Once Tm and ΔHm dependence on crystal shape and dimension is known, the classical thermodynamic relation linking Tm, ΔHm and solubility can be used:

where Xd is the drug molar solubility, γd is the drug activity coefficient, Δhm and Δcp are, respectively, the drug molar melting enthalpy and the difference between the solid (drug) and the liquid (drug) molar specific heat at constant pressure, Md and Ms are, respectively, the drug and the solvent molecular weight, ρsol is the solvent density, R is the universal gas constant, while Cs is the mass/volume nano-crystal solubility. Assuming, for the sake of simplicity, that the activity coefficient, γd, varies only slightly with concentration, Eq. (3) allows to evaluate the ratio Cs/Cs∞, where Cs∞ is the mass/volume solubility of the infinitely large crystal.



The proposed model was tested on poorly water soluble drugs such as nimesulide (non-steroidal anti-inflammatory drug with pain and fever reducing properties), nifedipine (a drug used to manage angina, high blood pressure, Raynaud’s phenomenon, and premature labor) and griseofulvin (antifungal drug used to treat a number of types of dermatophytoses). In all drugs, a clear dependence of Tm and ΔHm on crystal shape and volume was observed. These outcomes were validated by means of molecular dynamics tests. Interestingly, we observed that, being constant the nanocrystal volume, dish-like nanocrystals show a more pronounced reduction of Tm and ΔHm than rod-like nanocrystals while cubic nanocrystals are characterized by lowest reduction of Tm and ΔHm. All these evidences can be simply explained looking at the nanocrystal surface/volume ratio. Indeed, this ratio is minimum for a cubic crystal while it rapidly increases for thinner and thinner dish-like nanocrystals, and it moderately increases for longer and longer rod-like nanocrystals. In other words, the fraction of surface atoms/molecules of a cubic crystal is minimum.

The findings of this paper reflect in two crucial and practical aspects characterizing the nano-crystals based delivery systems, i.e. the nano-crystals size distribution inside the polymeric carrier and nano-crystals water solubility.



Figure 1. Size distribution assuming nimesulide nanocrystals to be spherical (thick line) or cubic (thin line) in the case of a system realized by co-grinding nimesulide and polyvinylpyrrolidone (ratio 1:3 wt/wt) for half an hour in a planetary mill (Coceani, N. et al., Chem. Eng. Sci. 2012, 71, 345–355). Rsphere is the radius of the equivalent sphere sharing the same volume of the considered crystal.


Figure 1 clearly shows that nanocrystal shape is very important for the determination of nanocrystal size distribution inside the stabilizing polymer. When cubic nanocrystals are considered, the size distribution moves towards bigger dimension. Remembering that nimesulide nanocrystal looks like a cube rather than a sphere, the shifting towards bigger dimension seems absolutely reasonable as nimesulide unit cell half side is around 0.77 nm (= Rsphere in Figure 1). Thus, the nanocrystals size distribution referring to spherical nanocrystals seems too close to the nimesulide unit cell half side.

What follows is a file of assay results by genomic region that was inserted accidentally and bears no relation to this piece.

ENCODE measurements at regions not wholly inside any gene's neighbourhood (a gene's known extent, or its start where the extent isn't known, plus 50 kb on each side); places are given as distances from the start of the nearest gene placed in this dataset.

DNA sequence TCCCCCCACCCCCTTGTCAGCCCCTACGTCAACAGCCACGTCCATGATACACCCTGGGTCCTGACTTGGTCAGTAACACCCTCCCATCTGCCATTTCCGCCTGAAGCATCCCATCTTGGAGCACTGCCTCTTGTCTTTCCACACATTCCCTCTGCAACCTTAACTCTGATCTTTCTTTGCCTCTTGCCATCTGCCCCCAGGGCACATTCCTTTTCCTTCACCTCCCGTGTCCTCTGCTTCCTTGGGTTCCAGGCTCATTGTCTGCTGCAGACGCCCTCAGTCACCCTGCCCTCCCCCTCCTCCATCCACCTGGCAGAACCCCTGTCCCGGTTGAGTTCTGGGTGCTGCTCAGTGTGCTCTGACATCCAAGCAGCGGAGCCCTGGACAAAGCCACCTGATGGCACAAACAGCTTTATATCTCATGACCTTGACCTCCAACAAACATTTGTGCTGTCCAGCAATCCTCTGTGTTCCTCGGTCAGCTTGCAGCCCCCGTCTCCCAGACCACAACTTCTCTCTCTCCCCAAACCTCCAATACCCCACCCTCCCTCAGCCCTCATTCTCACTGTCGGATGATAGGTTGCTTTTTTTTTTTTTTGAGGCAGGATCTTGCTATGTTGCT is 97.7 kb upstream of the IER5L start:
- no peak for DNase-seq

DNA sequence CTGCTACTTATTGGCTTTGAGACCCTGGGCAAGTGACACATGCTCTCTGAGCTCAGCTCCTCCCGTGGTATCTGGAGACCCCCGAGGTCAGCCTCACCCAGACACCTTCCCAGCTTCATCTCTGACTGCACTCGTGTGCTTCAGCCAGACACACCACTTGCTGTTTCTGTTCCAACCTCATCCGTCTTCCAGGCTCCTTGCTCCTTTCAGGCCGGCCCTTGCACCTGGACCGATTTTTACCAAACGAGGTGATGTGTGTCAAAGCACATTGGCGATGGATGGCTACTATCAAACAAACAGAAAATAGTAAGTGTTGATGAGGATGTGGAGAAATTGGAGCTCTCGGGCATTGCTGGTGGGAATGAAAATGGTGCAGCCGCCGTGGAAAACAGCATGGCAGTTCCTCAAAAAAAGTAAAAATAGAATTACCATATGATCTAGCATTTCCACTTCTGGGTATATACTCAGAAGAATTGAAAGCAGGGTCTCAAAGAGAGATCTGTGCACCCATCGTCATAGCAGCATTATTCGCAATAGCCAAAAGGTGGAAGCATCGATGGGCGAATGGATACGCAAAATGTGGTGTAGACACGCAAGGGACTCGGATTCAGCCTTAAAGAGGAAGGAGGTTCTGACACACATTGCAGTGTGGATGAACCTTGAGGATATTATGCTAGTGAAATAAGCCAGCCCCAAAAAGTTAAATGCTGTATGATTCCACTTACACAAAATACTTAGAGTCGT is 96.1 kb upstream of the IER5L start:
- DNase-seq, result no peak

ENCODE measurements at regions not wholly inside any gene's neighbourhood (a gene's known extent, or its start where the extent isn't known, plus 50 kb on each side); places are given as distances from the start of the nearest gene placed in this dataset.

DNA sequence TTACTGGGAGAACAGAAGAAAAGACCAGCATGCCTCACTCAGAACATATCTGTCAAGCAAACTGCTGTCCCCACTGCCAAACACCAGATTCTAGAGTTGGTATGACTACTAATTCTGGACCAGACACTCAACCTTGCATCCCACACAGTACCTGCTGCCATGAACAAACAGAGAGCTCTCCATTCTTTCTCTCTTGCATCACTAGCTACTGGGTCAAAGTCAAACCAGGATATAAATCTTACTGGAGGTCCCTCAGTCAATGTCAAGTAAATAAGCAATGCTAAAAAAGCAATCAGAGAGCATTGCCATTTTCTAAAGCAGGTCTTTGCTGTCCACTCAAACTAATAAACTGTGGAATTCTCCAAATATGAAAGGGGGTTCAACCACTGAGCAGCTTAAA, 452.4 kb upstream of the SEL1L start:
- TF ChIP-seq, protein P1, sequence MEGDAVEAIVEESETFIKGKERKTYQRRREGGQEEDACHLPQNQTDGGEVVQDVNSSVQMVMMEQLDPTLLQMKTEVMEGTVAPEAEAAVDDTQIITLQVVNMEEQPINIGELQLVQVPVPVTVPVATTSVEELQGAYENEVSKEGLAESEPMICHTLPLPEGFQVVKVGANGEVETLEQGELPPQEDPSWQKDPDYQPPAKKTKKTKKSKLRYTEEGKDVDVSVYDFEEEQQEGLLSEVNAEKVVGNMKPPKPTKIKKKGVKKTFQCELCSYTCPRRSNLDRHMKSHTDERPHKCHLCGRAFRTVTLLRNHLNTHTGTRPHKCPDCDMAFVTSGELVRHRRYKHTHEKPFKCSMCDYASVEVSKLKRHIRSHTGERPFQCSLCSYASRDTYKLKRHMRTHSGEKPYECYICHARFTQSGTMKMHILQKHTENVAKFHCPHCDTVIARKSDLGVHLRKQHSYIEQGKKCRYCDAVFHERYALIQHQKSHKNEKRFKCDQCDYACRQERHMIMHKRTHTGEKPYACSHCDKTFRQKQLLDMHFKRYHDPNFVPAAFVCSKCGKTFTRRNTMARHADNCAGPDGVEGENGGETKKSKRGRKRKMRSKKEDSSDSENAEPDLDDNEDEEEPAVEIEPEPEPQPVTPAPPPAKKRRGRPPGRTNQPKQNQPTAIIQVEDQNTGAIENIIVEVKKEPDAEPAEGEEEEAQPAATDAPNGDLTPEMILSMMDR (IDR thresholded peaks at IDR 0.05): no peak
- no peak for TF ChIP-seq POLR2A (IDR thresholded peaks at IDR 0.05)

Figure 2. Ideal (i.e. constant activity coefficient γd) relative increase of griseofulvine (cubic shape) solubility (Cs) as a function of nanocrystal size represented by the radius of the equivalent sphere (Rsphere) having the same volume of the nanocrystal. Cs∞ is the solubility of an infinitely large nanocrystal (i.e. a macrocrystal).


Figure 2 makes clear that when nanocrystal dimension (Rsphere) decreases, griseofulvine solubility can increase up to almost ten times the solubility of griseofulvine macrocrystals.



Despite the complexity of some theoretical/mathematical aspects, the developed model is very easy to use as it translates in a small executable file that can be run on every personal computer. The input file requires to know the geometrical crystal characteristics (the two ratios among the three parallelepiped dimension, or the height/radius ratio for a cylinder), the specific melting enthalpy (ΔHm∞(J/kg)) an temperature (Tm∞ (K)) of the infinitely large crystal, the surface energy of the plane solid/vapor and liquid/vapor interfaces ( γSV and γlv  respectively), the solid and liquid drug specific heat capacities at constant pressure (J/kg K) ( and  respectively), whose difference is almost constant and temperature independent, and the density of the solid and liquid drug phases (ρs and ρl, respectively). In the case of the determination of the nanocrystals size distribution and nanocrystals mass fraction (Xnc) inside the particles of a polymeric stabilizing agent, it is also necessary having the Differential Scanning Calorimeter (DSC) trace reporting the relation between temperature (°C) and the power (mW) supplied by DSC. Bye means of these information, our model is able to provide in few seconds, the crystals size distribution, Xnc, the melting temperature/enthalpy and the solubility dependence on crystals size. All these information are very important for the optimization and the designing of nanocrystals based delivery systems.